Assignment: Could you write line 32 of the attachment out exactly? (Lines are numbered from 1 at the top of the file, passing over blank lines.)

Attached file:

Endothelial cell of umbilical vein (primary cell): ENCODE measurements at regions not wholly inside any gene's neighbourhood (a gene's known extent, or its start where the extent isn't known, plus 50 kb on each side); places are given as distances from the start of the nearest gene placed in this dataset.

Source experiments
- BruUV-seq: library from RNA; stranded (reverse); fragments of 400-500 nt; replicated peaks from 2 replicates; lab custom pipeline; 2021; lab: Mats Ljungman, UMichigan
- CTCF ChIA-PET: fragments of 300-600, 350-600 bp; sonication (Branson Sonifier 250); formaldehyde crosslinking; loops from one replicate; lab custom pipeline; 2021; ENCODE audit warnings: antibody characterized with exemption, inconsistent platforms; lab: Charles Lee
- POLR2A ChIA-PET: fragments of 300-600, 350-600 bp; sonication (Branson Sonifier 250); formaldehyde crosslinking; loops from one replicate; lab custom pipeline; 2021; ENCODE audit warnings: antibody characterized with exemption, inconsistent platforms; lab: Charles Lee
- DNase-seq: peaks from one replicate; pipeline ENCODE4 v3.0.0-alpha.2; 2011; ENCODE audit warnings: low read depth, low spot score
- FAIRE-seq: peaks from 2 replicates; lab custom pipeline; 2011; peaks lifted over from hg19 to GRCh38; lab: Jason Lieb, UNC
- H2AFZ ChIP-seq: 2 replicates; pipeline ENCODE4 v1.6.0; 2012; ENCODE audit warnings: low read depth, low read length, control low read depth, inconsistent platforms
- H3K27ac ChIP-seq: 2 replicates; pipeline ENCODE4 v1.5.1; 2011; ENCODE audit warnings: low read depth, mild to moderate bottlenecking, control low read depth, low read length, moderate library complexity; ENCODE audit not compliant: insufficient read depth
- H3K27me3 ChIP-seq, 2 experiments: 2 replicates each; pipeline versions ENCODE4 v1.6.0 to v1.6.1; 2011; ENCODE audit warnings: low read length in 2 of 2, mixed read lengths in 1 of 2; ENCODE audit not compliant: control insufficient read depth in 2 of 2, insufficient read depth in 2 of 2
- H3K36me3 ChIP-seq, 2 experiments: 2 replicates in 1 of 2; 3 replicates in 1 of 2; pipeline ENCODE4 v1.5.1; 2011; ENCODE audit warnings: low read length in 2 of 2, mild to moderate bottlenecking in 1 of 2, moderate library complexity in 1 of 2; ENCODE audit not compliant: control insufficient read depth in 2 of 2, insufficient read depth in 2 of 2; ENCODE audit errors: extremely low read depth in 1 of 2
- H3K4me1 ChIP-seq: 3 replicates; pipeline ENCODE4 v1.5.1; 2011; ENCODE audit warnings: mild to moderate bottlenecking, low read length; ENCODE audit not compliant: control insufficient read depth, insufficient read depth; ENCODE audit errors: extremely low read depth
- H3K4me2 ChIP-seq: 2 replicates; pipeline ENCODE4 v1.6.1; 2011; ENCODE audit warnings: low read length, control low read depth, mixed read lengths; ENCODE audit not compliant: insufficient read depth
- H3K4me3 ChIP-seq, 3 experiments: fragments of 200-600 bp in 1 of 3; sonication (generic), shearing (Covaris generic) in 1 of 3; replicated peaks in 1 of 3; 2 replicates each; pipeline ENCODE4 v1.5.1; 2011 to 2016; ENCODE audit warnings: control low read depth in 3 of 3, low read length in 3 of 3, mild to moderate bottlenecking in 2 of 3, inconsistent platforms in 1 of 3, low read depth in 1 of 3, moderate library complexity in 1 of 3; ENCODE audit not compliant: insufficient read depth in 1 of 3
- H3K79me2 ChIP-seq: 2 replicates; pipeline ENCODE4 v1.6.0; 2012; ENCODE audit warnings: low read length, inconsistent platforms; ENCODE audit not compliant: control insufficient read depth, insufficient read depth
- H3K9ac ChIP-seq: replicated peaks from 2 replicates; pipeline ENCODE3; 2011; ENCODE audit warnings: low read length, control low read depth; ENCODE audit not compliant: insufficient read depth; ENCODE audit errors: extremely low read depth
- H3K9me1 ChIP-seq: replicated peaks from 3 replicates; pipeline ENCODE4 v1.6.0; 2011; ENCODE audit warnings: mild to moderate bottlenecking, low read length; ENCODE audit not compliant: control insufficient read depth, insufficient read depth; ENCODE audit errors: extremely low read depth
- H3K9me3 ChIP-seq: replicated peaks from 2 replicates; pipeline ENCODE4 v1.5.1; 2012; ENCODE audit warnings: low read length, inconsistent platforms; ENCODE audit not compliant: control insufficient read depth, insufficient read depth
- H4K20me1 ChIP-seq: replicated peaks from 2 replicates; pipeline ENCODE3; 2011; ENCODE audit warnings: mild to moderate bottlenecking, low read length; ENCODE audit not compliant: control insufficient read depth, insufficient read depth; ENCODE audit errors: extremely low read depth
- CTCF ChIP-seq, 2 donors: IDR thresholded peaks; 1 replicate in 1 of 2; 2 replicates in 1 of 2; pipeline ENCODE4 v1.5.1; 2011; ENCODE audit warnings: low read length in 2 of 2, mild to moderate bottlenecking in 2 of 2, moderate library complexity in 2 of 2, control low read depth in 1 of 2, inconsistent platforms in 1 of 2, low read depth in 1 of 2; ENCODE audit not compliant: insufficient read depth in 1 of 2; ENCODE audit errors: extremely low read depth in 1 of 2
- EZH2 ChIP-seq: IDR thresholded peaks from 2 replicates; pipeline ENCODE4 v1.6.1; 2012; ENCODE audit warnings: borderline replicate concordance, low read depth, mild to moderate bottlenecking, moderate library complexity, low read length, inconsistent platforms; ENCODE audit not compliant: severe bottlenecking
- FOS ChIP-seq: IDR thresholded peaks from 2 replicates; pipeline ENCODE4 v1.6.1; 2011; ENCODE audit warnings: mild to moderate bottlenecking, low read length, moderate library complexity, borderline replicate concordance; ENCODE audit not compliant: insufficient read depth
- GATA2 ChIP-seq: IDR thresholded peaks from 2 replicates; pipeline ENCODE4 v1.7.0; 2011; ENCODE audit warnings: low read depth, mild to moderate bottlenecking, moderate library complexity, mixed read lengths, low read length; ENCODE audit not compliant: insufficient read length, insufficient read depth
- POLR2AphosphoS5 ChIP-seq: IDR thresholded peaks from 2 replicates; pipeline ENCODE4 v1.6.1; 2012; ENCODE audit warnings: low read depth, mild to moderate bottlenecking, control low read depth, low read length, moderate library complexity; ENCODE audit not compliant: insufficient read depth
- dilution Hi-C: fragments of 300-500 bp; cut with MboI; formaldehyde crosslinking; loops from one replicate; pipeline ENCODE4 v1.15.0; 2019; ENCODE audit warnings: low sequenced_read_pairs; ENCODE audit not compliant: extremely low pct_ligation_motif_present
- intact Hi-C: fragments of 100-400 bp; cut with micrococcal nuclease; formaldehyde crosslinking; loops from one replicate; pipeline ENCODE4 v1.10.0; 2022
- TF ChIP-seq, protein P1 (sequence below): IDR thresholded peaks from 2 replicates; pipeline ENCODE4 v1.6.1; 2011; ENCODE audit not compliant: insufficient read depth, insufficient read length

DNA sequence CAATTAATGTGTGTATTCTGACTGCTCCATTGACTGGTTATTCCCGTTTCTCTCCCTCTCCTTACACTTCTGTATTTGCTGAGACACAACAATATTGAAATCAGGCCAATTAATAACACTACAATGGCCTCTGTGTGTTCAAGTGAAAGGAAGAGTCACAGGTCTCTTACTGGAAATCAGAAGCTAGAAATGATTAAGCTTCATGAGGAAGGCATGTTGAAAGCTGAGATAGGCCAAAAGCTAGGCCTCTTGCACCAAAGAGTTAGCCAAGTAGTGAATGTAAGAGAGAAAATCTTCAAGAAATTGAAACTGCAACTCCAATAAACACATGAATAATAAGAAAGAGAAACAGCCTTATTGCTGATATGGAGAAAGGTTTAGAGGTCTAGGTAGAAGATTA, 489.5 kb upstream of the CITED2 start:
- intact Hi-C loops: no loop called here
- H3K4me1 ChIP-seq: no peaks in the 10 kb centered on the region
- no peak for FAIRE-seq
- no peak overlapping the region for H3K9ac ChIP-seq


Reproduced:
- no peak overlapping the region for H3K9ac ChIP-seq